This is how far I've got with my latest Helen M Stevens' design - just the transferring and colour selection done. Actually, that represents almost an hour and a half's work! I used a new piece of white carbon paper to transfer the design, so there was a LOT of extra dust to remove. Anyway, it was done finally and I was able to get down to picking out the threads. As you can see, I've got Anchor (from several generations of packing type!!), DMC and Kreinik here ready to use. Hope to get stitching on it soon.=)
I want to ask readers about thread storage etc. Now, my problem is this: My main stranded cottons (the complete set of Anchor ones) are stored in press top bags in colour number order. This is very convenient for getting threads out for cross stitch projects, or other pieces where I'm pulling things out according to colour number, but not so good when I'm selecting shades for today's piece. Then my storage for the few DMC threads I own is better, where I have them arranged by colour in bags. How can I marry these two systems up so that they're useful for both?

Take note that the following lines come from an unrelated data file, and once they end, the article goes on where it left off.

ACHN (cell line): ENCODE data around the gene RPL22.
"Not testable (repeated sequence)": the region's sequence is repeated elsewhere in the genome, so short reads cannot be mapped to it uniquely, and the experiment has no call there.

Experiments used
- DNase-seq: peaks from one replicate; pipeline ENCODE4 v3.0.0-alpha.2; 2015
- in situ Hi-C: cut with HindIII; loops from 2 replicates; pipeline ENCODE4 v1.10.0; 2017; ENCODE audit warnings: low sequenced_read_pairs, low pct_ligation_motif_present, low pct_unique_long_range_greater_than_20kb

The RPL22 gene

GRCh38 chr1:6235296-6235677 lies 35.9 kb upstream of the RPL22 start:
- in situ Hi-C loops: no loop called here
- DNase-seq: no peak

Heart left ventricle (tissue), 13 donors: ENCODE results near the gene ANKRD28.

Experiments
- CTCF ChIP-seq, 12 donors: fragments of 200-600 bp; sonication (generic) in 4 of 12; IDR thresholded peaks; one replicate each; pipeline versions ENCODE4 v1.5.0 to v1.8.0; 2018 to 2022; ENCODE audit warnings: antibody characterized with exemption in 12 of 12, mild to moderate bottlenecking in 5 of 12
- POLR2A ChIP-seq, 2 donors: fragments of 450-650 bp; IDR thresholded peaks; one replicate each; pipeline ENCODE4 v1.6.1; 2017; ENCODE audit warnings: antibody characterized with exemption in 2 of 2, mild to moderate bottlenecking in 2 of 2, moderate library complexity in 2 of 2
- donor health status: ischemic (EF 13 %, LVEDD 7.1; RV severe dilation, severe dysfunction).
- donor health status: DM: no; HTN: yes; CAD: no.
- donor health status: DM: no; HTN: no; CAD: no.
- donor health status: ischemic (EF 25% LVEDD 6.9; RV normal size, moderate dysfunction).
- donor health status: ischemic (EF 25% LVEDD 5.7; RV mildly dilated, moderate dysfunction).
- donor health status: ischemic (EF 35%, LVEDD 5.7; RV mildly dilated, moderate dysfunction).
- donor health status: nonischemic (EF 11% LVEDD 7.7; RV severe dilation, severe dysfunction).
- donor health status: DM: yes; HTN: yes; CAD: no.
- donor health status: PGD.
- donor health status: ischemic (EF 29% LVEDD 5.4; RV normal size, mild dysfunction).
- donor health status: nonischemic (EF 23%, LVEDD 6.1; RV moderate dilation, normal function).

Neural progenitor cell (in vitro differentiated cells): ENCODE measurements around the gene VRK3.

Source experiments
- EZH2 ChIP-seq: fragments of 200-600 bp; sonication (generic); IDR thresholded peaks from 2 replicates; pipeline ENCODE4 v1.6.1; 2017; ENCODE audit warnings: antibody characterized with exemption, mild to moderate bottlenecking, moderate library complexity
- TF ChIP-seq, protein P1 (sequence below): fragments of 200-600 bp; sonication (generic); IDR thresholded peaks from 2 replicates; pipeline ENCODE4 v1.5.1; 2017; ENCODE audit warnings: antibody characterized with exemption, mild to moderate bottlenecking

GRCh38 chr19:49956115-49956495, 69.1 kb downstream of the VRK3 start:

Of course, I have the real thread shade card for my Anchor threads and I use it a lot, but it's better to hold a real skein against your fabric etc than a tiny bit of sample thread that doesn't often reach anyway. Any ideas Here's the solution I thought of earlier, which I would like your opinions on:
I thought of taking all my Anchor threads and re-sorting them according to colour families and making a list of the colour numbers which I would then attach to the bag in number order. I'd also include my DMC threads in each relevant bag and on the shade number list. I'd also create a list of all the Anchor shades (there's one on the shade card I can copy) showing which bag they were now in so that it would be a bit easier and quicker to find needed shades for counted designs etc. It means several hours work, but could well be the half-way house solution I need.
Will that work, do you think? Or can you think of a way to improve it? Thanks!
Text and images © Elizabeth Braun 2014